Matplotlib vs. ggplot2: Which Should You Use?


Two of the most popular data visualization libraries in all of data science are ggplot2 and Matplotlib.

The ggplot2 library is used in the R statistical programming language while Matplotlib is used in Python.

Although both libraries allow you to create highly customized data visualizations, ggplot2 generally allows you to do so in fewer lines of code compared to Matplotlib.

To illustrate this point, we’ll show how to create the same types of charts using both libraries.

Line Charts: ggplot2 vs. Matplotlib

The following code shows how to create a line chart using ggplot2:

library(ggplot2)

#create data frame
df <- data.frame(day=c(1, 2, 3, 4, 5, 6, 7, 8, 9, 10),
                 sales=c(2, 4, 5, 8, 6, 12, 15, 19, 15, 22))

#create line chart
ggplot(df, aes(x=day, y=sales)) +
  geom_line(size=1.2, col='purple') +
  ggtitle('Sales by Day') +
  xlab('Day') +
  ylab('Sales')

And the following code shows how to create the same line chart using Matplotlib:

import pandas as pd
import matplotlib.pyplot as plt 

#create DataFrame
df = pd.DataFrame({'day': [1, 2, 3, 4, 5, 6, 7, 8, 9, 10],
                   'sales': [2, 4, 5, 8, 6, 12, 15, 19, 15, 22]})

#create line chart
plt.plot(df.day, df.sales, color='purple')
plt.title('Sales by Day', loc='left')
plt.ylabel('Sales')
plt.xlabel('Day')

For this example, the number of lines of code needed to generate each plot is roughly the same between ggplot2 and Matplotlib.

Scatter Plots: ggplot2 vs. Matplotlib

The following code shows how to create a scatter plot in ggplot2 in which the points are colored by category:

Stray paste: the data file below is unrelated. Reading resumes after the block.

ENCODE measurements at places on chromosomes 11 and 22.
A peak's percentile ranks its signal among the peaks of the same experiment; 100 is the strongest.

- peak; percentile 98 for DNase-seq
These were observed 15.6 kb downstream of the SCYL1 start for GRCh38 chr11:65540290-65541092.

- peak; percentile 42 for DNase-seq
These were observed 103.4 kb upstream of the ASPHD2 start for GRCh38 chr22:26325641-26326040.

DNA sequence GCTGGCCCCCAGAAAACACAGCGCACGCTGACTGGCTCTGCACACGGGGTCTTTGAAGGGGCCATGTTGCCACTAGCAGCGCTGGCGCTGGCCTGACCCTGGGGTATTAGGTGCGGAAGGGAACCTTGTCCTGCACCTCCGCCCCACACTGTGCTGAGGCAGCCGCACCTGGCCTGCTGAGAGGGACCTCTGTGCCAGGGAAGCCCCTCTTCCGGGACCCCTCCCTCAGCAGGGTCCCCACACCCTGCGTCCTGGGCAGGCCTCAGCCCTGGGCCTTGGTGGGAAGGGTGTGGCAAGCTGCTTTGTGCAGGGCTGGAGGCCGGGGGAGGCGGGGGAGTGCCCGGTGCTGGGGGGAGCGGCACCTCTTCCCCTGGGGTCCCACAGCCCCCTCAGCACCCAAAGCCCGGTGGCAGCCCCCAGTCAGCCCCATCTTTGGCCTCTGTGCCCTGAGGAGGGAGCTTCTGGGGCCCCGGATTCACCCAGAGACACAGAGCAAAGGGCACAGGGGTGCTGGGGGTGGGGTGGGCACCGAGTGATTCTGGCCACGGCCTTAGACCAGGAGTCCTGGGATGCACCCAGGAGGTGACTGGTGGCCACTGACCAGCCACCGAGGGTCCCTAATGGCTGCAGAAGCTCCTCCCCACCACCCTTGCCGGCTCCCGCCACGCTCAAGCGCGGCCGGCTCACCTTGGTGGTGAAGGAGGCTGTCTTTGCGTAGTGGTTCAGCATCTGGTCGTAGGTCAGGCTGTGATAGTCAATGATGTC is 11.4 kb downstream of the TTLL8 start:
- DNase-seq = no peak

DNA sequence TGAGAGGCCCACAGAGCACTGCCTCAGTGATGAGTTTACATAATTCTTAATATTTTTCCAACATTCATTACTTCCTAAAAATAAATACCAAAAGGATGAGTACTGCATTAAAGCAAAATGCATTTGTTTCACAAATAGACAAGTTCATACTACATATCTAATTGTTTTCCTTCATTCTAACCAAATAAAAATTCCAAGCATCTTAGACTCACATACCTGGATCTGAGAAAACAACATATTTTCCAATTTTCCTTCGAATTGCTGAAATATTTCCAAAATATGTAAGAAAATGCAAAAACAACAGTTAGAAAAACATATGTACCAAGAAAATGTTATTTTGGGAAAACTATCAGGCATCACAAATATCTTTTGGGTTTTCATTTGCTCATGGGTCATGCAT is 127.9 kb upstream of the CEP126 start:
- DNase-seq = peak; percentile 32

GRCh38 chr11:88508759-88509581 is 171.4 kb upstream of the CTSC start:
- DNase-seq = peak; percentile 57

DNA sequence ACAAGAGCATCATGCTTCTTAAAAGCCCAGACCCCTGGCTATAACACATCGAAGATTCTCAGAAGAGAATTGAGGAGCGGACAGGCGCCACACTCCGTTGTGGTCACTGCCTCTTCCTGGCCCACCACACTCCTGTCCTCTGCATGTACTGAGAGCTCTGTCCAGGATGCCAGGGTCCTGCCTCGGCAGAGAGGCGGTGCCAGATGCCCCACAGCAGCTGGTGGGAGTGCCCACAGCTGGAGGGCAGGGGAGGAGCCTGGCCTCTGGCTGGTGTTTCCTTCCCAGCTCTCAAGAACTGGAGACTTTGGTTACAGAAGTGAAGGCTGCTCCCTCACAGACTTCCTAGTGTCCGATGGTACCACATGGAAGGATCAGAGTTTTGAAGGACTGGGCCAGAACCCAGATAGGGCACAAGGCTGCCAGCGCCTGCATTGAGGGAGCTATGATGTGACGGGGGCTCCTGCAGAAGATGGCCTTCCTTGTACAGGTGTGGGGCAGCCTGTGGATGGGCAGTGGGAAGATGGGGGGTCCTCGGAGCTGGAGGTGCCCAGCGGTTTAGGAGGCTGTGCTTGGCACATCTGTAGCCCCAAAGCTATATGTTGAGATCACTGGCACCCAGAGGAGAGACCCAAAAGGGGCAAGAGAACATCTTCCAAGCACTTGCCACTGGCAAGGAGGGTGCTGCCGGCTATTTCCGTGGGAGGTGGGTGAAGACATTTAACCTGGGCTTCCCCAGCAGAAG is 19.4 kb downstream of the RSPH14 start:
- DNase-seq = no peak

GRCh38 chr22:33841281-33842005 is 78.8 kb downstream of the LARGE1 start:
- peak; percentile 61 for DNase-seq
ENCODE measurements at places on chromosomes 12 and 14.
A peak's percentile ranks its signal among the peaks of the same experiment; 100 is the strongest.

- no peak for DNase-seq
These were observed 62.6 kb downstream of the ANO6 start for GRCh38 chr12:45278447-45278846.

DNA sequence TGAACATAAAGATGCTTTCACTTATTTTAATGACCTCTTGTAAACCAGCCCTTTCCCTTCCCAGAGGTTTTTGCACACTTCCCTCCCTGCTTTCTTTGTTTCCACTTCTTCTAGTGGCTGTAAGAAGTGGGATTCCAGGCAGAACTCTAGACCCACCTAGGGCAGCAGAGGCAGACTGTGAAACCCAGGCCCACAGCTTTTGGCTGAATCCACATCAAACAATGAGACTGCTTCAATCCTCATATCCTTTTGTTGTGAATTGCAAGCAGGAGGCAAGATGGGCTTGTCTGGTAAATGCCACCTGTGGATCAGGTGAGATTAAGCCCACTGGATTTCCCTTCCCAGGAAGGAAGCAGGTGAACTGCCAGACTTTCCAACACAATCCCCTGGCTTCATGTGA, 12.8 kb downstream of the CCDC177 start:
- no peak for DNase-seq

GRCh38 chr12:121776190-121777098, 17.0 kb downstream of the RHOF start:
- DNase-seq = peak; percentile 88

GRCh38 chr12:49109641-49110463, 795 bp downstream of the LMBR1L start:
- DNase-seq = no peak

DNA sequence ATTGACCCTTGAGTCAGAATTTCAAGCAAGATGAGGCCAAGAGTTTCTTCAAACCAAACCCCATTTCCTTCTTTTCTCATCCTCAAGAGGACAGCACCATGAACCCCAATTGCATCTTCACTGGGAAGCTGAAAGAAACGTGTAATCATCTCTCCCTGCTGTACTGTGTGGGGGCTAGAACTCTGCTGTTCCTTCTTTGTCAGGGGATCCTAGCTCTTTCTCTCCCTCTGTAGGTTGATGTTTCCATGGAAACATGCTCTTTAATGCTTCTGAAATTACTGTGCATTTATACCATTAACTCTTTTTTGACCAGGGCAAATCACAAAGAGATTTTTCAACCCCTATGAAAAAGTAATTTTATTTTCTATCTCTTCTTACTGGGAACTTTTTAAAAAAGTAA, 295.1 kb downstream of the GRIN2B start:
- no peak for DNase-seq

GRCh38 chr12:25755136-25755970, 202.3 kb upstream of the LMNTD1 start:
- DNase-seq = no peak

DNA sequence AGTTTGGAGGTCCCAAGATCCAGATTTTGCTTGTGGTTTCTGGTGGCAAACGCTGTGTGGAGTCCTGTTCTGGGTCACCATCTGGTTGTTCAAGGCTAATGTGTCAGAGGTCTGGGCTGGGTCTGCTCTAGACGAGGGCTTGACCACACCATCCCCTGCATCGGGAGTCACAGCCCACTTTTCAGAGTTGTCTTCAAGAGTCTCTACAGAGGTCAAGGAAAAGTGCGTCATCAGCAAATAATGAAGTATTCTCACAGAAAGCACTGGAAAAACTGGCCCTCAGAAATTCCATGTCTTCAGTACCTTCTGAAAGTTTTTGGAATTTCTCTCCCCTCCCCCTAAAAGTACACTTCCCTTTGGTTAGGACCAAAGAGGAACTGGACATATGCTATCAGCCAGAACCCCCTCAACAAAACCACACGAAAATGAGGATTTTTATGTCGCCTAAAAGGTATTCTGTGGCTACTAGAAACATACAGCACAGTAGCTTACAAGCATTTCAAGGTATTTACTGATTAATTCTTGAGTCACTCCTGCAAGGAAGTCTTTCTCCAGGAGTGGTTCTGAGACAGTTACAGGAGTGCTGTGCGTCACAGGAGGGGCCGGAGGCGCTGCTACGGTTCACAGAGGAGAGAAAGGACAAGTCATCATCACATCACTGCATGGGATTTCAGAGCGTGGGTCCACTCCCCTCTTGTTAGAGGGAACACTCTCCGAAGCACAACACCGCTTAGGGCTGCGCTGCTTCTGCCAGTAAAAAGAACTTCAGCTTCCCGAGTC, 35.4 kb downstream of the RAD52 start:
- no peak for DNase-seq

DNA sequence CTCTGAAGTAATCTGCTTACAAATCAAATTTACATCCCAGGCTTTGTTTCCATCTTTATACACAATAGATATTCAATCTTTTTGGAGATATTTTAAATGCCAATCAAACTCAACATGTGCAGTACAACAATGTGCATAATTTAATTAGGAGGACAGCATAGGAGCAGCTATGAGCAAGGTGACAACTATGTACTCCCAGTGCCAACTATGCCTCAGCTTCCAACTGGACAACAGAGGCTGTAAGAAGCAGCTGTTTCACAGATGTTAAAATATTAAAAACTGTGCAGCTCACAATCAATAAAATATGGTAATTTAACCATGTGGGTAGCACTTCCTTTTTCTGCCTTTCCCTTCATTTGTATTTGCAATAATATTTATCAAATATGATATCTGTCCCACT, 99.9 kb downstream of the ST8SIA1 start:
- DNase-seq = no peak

library(ggplot2)

#create data frame
df <- data.frame(team=c('A', 'A', 'A', 'A', 'B', 'B', 'B', 'B'),
                 assists=c(1, 2, 2, 4, 5, 7, 8, 10),
                 points=c(4, 6, 10, 8, 12, 15, 22, 28))

#create scatter plot
ggplot(df, aes(x=assists, y=points)) +
  geom_point(aes(col=team), size=3)

And the following code shows how to create the same scatter plot using Matplotlib:

import pandas as pd
import matplotlib.pyplot as plt 

#create DataFrame
df = pd.DataFrame({'team': ['A', 'A', 'A', 'A', 'B', 'B', 'B', 'B'],
                   'assists': [1, 2, 2, 4, 5, 7, 8, 10],
                   'points': [4, 6, 10, 8, 12, 15, 22, 28]})

#define colors to use
color_list = [] 
for x in df['team']: 
    if x == 'A': color_list.append('#F8766D') 
    else: color_list.append('#00BFC4') 

#create scatter plot
plt.scatter(df.assists, df.points, c=color_list)
plt.ylabel('points')
plt.xlabel('assists')

Notice that we had to use many more lines of code in Matplotlib to generate the same plot as ggplot2.

Histograms: ggplot2 vs. Matplotlib

The following code shows how to create a histogram in ggplot2:

library(ggplot2)

#create data frame
df <- data.frame(x=c(2, 2, 4, 4, 4, 5, 5, 6, 7, 7, 8, 8,
                     10, 11, 11, 11, 12, 13, 14, 14))

#create scatter plot
ggplot(df, aes(x=x)) +
  geom_histogram(bins=6, fill='red', color='black') +
  ggtitle('My Histogram')

And the following code shows how to create a similar histogram using Matplotlib:

import pandas as pd
import matplotlib.pyplot as plt 

#create DataFrame
df = pd.DataFrame({'x': [2, 2, 4, 4, 4, 5, 5, 6, 7, 7, 8, 8,
                         10, 11, 11, 11, 12, 13, 14, 14]})

#create histogram
plt.hist(df['x'], bins=6, color='red', ec='black')
plt.title('My Histogram', loc='left') 
plt.xlabel('x') 
plt.ylabel('Count')

Once again the Matplotlib version requires more lines of code than ggplot2.

Conclusion

Both ggplot2 and Matplotlib allow you to create highly customizable data visualizations, but ggplot2 tends to use less code.

Often the preference between ggplot2 and Matplotlib simply comes down to which programming language you use for data analysis.

People who use Python tend to use Matplotlib since they can perform their data analysis and create data visualizations using one programming language.

Conversely, people who use R tend to use ggplot2 because this allows them to perform all of their data analysis and visualizations in one programming language.

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